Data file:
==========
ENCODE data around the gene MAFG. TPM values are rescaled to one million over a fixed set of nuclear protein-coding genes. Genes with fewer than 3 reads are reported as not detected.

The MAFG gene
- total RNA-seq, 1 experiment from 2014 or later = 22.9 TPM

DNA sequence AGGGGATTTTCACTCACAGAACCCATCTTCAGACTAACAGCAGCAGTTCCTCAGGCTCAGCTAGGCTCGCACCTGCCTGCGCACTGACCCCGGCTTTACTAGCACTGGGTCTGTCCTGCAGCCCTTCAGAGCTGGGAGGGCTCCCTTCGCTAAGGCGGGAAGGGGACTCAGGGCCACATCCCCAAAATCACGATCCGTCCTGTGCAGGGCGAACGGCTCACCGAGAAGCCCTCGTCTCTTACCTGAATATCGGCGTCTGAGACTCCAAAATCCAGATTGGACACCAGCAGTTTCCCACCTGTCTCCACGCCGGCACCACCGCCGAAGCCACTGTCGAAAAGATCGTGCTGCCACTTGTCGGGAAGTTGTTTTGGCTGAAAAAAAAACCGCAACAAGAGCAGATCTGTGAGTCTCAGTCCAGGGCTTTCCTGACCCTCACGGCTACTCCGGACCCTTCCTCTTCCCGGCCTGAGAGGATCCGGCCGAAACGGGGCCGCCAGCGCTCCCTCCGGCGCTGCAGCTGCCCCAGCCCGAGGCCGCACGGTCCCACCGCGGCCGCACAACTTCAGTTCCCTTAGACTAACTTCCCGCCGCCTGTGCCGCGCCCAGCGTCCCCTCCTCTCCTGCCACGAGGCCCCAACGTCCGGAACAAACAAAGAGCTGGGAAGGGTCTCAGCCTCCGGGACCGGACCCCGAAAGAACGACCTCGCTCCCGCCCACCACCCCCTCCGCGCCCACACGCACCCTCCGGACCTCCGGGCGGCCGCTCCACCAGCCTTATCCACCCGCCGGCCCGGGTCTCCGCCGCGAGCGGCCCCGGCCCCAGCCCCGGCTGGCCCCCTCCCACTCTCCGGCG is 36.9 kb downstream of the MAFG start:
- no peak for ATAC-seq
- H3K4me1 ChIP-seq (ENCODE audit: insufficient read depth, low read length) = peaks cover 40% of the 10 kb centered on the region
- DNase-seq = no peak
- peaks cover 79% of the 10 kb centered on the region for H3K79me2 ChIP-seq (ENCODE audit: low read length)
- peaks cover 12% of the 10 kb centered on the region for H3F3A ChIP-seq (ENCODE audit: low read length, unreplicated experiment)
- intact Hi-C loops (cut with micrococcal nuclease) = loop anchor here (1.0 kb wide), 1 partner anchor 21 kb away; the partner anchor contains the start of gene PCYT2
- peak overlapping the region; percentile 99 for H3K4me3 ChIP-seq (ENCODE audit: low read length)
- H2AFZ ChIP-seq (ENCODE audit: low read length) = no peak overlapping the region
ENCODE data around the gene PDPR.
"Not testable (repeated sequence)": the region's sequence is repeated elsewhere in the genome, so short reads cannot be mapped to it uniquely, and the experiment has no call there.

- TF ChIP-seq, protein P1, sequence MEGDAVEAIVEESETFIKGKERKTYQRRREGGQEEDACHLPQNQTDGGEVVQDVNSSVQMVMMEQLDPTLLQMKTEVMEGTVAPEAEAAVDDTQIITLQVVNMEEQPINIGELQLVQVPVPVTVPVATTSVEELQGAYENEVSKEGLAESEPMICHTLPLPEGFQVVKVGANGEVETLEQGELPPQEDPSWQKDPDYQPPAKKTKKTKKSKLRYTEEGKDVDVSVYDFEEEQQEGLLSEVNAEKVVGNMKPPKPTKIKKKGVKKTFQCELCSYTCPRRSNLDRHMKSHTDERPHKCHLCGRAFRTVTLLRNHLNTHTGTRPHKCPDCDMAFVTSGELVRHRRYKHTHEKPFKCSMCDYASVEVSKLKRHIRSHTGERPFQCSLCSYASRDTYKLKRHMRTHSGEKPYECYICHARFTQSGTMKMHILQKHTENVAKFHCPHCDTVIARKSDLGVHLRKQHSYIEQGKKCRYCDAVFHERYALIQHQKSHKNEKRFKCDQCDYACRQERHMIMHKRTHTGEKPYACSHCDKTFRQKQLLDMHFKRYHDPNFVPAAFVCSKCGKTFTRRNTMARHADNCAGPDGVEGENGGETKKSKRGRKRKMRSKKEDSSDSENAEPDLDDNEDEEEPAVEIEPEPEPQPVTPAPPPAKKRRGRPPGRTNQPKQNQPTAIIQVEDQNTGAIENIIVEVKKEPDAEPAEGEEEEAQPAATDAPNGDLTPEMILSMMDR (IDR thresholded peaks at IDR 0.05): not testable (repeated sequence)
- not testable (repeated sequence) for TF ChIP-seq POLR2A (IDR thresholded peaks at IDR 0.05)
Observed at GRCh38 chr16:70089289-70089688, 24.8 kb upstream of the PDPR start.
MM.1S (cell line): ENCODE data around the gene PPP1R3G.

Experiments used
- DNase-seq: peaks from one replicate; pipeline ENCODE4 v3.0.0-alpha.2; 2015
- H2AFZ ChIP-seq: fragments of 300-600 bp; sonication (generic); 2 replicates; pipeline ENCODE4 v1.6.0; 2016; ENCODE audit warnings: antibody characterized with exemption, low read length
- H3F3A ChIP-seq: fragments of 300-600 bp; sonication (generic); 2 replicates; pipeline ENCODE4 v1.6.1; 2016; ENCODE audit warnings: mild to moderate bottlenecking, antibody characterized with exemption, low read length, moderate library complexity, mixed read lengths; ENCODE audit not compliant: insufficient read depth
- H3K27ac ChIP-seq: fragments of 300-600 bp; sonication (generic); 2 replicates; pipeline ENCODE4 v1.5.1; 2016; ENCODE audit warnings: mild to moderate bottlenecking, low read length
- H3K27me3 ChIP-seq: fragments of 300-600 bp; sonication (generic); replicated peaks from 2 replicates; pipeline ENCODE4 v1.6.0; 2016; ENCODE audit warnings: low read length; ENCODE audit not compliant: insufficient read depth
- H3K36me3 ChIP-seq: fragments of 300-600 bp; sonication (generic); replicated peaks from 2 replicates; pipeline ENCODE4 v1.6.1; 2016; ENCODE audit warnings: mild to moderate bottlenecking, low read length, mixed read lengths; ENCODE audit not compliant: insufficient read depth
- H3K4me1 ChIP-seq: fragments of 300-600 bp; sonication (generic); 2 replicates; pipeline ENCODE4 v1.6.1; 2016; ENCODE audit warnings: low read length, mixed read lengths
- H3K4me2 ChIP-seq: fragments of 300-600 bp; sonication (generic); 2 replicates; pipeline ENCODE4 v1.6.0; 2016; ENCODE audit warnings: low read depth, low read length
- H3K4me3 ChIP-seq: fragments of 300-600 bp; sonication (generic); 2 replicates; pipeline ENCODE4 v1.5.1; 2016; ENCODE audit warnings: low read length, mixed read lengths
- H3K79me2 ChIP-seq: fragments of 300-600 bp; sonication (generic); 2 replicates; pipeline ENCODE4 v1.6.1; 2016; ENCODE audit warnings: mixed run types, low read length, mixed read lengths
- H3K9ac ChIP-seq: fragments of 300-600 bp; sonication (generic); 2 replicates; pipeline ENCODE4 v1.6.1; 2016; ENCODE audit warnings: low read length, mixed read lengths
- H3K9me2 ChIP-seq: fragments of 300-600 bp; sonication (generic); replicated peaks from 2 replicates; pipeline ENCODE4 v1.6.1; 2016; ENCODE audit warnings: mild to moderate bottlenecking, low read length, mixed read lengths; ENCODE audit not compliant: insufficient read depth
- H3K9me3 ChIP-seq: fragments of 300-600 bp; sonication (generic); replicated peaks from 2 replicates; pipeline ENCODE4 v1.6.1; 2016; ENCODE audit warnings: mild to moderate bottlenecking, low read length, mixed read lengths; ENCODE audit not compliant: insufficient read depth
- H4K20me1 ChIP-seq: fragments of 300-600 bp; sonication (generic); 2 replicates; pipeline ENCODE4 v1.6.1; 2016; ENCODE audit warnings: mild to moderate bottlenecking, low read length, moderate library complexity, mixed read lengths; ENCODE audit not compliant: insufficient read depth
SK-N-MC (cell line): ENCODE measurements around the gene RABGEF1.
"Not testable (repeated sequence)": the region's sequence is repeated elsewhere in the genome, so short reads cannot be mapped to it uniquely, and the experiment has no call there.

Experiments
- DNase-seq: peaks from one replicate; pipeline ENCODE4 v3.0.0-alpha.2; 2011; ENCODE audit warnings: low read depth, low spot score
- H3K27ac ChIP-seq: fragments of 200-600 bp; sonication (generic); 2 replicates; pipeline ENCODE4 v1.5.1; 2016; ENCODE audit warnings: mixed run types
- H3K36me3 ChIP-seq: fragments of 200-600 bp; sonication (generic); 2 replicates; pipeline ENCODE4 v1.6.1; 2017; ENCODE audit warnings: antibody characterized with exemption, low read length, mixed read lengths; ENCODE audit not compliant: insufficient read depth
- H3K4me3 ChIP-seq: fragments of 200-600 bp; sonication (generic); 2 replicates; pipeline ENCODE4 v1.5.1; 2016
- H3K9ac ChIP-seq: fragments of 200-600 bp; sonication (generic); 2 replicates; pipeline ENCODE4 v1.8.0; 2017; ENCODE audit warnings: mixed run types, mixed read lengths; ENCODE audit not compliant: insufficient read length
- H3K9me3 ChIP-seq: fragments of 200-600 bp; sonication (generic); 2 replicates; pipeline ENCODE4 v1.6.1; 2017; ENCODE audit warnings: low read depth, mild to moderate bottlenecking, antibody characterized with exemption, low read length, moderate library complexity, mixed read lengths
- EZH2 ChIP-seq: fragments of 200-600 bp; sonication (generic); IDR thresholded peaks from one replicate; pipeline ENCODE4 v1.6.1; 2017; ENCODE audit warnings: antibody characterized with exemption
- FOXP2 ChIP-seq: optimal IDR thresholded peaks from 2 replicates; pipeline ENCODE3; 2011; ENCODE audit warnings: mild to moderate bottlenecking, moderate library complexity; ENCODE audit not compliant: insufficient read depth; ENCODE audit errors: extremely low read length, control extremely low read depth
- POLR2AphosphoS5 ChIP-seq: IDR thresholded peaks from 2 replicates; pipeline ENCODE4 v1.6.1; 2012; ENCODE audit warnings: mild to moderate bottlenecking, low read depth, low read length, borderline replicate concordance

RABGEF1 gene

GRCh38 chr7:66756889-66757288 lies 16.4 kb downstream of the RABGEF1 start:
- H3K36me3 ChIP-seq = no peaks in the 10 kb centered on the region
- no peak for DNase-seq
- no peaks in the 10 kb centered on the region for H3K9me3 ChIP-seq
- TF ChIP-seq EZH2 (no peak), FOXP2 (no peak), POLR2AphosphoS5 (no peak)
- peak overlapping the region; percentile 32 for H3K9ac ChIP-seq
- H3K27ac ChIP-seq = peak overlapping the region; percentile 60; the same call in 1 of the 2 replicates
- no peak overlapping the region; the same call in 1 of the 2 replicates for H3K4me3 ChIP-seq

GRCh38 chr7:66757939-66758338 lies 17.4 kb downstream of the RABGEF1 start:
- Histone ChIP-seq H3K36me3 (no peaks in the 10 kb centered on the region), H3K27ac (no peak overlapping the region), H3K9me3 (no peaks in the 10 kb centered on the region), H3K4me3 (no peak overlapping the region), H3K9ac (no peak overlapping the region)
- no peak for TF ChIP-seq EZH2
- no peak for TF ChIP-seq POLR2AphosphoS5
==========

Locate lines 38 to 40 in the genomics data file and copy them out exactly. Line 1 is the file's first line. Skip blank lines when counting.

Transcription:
- H3K27ac ChIP-seq: fragments of 200-600 bp; sonication (generic); 2 replicates; pipeline ENCODE4 v1.5.1; 2016; ENCODE audit warnings: mixed run types
- H3K36me3 ChIP-seq: fragments of 200-600 bp; sonication (generic); 2 replicates; pipeline ENCODE4 v1.6.1; 2017; ENCODE audit warnings: antibody characterized with exemption, low read length, mixed read lengths; ENCODE audit not compliant: insufficient read depth
- H3K4me3 ChIP-seq: fragments of 200-600 bp; sonication (generic); 2 replicates; pipeline ENCODE4 v1.5.1; 2016